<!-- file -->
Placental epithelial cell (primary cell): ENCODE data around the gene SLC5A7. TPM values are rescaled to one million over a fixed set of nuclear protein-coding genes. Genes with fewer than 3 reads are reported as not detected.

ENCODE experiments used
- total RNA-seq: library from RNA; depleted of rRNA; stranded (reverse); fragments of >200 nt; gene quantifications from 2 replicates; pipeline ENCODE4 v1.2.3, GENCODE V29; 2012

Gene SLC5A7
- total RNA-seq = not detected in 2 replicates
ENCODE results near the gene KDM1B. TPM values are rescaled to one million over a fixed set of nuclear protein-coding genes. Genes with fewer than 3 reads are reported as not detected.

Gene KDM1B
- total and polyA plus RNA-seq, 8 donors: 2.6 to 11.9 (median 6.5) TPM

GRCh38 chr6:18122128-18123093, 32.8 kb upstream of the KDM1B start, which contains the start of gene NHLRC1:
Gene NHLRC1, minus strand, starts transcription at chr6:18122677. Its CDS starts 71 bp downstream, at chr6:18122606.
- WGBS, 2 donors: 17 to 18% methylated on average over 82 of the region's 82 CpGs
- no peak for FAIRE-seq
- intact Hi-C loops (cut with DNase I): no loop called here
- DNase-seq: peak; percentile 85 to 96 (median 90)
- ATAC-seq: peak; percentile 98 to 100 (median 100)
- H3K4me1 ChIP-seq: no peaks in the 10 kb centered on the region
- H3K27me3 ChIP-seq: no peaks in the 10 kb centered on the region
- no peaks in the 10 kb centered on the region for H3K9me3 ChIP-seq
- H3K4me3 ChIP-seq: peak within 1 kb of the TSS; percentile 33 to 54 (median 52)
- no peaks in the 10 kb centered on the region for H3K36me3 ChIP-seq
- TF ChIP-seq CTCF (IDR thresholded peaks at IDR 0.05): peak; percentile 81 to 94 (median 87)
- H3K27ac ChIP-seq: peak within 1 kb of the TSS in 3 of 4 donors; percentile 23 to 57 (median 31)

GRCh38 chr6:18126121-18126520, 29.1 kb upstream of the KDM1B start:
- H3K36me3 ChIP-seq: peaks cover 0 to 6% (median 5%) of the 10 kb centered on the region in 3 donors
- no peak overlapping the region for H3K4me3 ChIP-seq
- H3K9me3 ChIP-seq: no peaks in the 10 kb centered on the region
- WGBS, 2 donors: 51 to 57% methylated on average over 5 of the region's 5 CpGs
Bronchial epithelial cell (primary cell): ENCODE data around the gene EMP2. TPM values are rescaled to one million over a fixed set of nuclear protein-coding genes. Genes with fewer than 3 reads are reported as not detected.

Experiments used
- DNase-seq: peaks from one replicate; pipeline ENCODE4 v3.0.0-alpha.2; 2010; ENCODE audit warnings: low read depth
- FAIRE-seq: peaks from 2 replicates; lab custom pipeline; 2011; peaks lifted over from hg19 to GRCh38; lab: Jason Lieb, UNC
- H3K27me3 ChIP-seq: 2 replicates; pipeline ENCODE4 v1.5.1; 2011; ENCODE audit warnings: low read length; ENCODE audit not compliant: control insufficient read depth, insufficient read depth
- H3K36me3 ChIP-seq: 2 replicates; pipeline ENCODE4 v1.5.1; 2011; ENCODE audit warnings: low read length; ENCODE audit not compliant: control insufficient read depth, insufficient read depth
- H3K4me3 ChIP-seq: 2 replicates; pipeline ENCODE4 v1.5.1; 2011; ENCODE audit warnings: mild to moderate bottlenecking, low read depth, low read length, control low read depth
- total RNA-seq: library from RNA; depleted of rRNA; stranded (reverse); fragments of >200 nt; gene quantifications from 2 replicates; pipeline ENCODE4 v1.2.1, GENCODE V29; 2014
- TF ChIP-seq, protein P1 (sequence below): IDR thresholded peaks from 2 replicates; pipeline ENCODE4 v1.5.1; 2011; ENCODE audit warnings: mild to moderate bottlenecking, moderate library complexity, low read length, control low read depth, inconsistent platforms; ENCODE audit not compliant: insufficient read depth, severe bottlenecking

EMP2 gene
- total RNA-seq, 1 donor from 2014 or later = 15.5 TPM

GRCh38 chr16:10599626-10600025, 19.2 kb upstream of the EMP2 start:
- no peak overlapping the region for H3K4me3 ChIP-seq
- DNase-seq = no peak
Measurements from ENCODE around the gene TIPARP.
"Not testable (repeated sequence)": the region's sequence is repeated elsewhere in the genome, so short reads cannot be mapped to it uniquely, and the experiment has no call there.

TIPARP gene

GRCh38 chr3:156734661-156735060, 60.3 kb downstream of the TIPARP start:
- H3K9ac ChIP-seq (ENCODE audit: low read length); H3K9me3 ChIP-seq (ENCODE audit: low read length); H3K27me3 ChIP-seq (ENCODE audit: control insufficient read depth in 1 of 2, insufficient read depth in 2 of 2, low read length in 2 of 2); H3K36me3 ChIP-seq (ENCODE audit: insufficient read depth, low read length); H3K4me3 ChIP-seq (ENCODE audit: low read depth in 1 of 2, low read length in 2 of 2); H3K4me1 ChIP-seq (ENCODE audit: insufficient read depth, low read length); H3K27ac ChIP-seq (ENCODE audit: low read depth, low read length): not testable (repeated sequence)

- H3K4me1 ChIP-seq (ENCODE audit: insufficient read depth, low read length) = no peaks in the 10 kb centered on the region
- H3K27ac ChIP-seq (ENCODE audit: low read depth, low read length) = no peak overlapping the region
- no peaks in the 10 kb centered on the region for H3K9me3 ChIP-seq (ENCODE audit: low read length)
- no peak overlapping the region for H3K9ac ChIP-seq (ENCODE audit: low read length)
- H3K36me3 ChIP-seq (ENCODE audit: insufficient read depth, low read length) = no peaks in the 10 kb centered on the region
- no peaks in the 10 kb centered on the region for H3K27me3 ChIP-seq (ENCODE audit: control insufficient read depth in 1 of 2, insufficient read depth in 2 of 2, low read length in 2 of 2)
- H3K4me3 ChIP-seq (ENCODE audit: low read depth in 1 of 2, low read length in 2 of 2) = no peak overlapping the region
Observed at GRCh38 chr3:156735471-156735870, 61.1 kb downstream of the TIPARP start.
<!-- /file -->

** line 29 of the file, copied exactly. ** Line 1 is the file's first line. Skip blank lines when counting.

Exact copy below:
Experiments used